Indian Agrarian Crisis now moved to

Farmer-the most endangered species

Off with the farmers

Posted by Ramoo on January 31, 2007



Rural distress leading to farmer suicides, alongside breakdown of governance and failure of democracy, is the dark cloud to which a 9% economic growth rate hangs as a silver-lining. What can be done to banish this darkness?
The first step is to take a whole lot of farmers off the land, at least half of them. We just have too many farmers.
What right do sundry commentators have to ask farmers to get off the land? Well, farmers are the first ones to opt out.
For those who wish to understand rural distress, the National Book Trust has brought out a little green book, in which agricultural economist G S Bhalla summarises the finding of the National Sample Survey Organisation’s Situation Assessment Survey of Farmers.
The Survey found that 40% of the country’s farmers have no desire to persist with farming, but do so for want of an alternative. The book is essential reading for all politicians who wish to appreciate the reality behind emotive news reports about distress on the farm. However, the book does not go into what can be done to tackle that distress. Which brings us back to ridding farmland of an excess of farmers.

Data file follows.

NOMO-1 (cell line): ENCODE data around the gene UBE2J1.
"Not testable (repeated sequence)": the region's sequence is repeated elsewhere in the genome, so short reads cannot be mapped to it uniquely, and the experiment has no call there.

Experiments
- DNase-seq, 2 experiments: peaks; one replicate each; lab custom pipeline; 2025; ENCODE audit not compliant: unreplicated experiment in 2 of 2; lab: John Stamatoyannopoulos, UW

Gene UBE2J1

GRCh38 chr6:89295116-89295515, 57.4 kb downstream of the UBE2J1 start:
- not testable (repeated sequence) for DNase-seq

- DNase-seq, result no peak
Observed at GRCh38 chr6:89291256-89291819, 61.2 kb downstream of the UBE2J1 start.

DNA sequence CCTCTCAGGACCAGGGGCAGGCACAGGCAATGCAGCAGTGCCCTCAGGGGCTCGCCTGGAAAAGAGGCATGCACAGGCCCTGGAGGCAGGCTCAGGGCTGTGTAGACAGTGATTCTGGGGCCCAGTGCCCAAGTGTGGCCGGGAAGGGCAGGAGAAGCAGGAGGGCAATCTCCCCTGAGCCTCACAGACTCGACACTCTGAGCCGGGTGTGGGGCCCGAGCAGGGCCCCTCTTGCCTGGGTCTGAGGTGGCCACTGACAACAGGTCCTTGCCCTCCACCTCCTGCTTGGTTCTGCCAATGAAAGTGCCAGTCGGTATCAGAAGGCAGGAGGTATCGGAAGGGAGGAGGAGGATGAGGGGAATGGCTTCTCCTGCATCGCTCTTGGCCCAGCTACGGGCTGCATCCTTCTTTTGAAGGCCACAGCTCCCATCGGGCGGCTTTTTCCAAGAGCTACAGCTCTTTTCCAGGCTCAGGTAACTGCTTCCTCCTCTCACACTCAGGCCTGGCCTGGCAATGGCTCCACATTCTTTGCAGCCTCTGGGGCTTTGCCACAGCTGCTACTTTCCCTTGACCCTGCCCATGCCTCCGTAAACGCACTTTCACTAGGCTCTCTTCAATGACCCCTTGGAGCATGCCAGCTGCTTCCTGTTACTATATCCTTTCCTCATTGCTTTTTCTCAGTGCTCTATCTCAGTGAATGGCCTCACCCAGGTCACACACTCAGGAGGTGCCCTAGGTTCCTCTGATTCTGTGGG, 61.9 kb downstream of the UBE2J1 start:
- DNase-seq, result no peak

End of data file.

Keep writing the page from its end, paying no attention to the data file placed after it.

How many farmers do we have? The number that our trade negotiators cite to stave off opening up the farm sector is 650 million. This is a gross exaggeration, of course. The fact is that only around 58% of our total workforce is dependent on farming, either as cultivators or agricultural workers.
Another 3% live on fishing. In fact, 27% of rural workers are engaged in activities other than cultivation. What needs to be done is to enlarge this pool and shrink dependence on crop husbandry where under-employment is huge and productivity, low.
As per the latest estimates, less than 18% of GDP comes from agriculture and allied activities, which engage 61% of the workforce. Clearly, productivity per worker in the non-agricultural sectors is, on average, seven times as much as in agriculture. Shifting workers out of agriculture would vastly improve productivity, boost incomes and the rate of growth of the economy.
How do we go about shifting workers out of agriculture, that is, farmers off the farm? And how do we raise the incomes of those who remain in agriculture? Urbanisation, agro-processing, organised retail and organisation of farmers into Amul-like cooperatives and companies to give them institutional capability — that is the short answer.

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